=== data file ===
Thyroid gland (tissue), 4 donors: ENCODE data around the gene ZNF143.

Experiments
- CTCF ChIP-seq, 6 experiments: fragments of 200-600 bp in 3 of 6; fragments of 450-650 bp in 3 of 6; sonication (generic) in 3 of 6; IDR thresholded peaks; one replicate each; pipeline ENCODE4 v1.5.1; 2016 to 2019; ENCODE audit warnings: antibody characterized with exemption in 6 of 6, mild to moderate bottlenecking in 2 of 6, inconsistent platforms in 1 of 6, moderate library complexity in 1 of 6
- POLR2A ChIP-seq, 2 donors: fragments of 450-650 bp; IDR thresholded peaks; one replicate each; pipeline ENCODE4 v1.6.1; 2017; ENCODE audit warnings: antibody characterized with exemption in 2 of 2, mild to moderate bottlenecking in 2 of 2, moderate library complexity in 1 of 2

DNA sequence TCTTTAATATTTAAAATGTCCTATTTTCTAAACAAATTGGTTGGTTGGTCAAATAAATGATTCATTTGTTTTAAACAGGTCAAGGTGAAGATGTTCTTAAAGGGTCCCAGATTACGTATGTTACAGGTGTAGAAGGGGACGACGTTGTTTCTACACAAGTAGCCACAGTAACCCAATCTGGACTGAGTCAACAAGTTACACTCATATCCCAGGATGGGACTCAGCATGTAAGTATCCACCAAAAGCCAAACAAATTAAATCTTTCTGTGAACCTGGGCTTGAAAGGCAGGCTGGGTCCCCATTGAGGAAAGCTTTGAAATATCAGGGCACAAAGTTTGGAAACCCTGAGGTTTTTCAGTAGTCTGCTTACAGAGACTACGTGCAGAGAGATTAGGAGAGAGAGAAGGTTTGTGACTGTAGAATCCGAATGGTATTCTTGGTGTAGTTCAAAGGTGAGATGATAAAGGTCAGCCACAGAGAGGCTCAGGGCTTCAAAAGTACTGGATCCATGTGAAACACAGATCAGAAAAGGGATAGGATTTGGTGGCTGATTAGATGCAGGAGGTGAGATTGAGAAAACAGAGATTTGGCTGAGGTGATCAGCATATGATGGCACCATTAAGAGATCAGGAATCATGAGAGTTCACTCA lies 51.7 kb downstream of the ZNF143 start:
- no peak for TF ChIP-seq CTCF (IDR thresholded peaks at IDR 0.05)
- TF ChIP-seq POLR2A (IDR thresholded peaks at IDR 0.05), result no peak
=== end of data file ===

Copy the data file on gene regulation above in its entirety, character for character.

Thyroid gland (tissue), 4 donors: ENCODE data around the gene ZNF143.

Experiments
- CTCF ChIP-seq, 6 experiments: fragments of 200-600 bp in 3 of 6; fragments of 450-650 bp in 3 of 6; sonication (generic) in 3 of 6; IDR thresholded peaks; one replicate each; pipeline ENCODE4 v1.5.1; 2016 to 2019; ENCODE audit warnings: antibody characterized with exemption in 6 of 6, mild to moderate bottlenecking in 2 of 6, inconsistent platforms in 1 of 6, moderate library complexity in 1 of 6
- POLR2A ChIP-seq, 2 donors: fragments of 450-650 bp; IDR thresholded peaks; one replicate each; pipeline ENCODE4 v1.6.1; 2017; ENCODE audit warnings: antibody characterized with exemption in 2 of 2, mild to moderate bottlenecking in 2 of 2, moderate library complexity in 1 of 2

DNA sequence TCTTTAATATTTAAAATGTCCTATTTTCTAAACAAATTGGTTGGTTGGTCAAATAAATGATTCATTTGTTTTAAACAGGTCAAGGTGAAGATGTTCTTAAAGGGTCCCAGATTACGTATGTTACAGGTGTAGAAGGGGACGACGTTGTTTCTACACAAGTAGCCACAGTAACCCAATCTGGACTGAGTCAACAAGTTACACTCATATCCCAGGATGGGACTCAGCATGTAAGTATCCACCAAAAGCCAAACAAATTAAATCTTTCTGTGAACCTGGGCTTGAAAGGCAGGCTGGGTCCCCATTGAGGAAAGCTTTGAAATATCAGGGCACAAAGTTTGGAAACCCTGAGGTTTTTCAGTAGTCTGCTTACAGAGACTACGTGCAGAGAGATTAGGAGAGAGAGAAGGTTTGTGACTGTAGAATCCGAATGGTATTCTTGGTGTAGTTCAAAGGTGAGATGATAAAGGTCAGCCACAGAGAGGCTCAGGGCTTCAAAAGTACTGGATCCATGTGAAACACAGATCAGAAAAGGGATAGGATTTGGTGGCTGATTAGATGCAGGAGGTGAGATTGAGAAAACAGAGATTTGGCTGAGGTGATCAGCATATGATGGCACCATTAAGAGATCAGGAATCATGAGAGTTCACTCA lies 51.7 kb downstream of the ZNF143 start:
- no peak for TF ChIP-seq CTCF (IDR thresholded peaks at IDR 0.05)
- TF ChIP-seq POLR2A (IDR thresholded peaks at IDR 0.05), result no peak